Changing the Mach mode of motion;
If the original image detail extends to the vertical sides of the canvas it has been found best to process the engraving in the Exact Stop mode whereas if the image detail stops short of the edges there is a small but significant gain in process speed if Constant Velocity mode is used.
By default the plugin now operates in Exact Stop mode and I have added a new check box “CV mode” so that Constant Velocity can easily be used, as and when required. (Without having to open the Mach General Config page to change the settings there). On exit the plugin returns Mach to CV mode.

I have also updated the PDF file to reflect these changes.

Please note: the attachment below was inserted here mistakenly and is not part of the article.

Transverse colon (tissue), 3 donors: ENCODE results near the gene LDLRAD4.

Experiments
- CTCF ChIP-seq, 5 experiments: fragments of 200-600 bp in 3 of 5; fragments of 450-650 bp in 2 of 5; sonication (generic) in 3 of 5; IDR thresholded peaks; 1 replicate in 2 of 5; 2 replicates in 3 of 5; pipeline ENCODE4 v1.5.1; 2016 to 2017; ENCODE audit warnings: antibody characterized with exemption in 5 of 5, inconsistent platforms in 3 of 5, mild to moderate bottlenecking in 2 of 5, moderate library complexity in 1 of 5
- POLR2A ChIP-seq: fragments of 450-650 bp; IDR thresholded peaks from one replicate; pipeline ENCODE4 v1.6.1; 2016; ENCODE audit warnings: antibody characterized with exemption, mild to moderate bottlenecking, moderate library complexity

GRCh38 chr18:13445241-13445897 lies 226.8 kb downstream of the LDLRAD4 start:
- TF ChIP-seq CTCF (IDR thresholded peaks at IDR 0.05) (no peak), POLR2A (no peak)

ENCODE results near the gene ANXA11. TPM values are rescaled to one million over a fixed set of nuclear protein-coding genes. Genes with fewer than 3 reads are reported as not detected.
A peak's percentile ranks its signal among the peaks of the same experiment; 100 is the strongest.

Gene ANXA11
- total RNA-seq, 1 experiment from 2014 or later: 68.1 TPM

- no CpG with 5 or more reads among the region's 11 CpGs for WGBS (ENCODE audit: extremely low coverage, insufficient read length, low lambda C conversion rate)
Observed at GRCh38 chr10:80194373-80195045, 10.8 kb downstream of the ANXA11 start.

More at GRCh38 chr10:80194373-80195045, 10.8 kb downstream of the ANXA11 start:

Engraving.dll   http://www.cooperman.talktalk.net/Engraving.dll

Engraving.pdf   http://www.cooperman.talktalk.net/Engraving.pdf

Tweakie.
Title: Re: The Laser Project.
Post by: naPS on August 02, 2011, 06:12:49 PM
Testing the new version of the plugin now Tweakie.   I rebuilt my laser this weekend, added a few things, tweaked things, etc. etc. etc.  I'll shoot up some pictures of my results when I'm done.

Thanks for doing this!  I love this plugin!
Title: Re: The Laser Project.
Post by: Tweakie.CNC on August 04, 2011, 02:37:26 AM
Hi naPS,

That's great news that you have it all running OK so where are these pictures then ??  :D

Tweakie.
Title: Re: The Laser Project.
Post by: Tweakie.CNC on August 14, 2011, 05:46:28 AM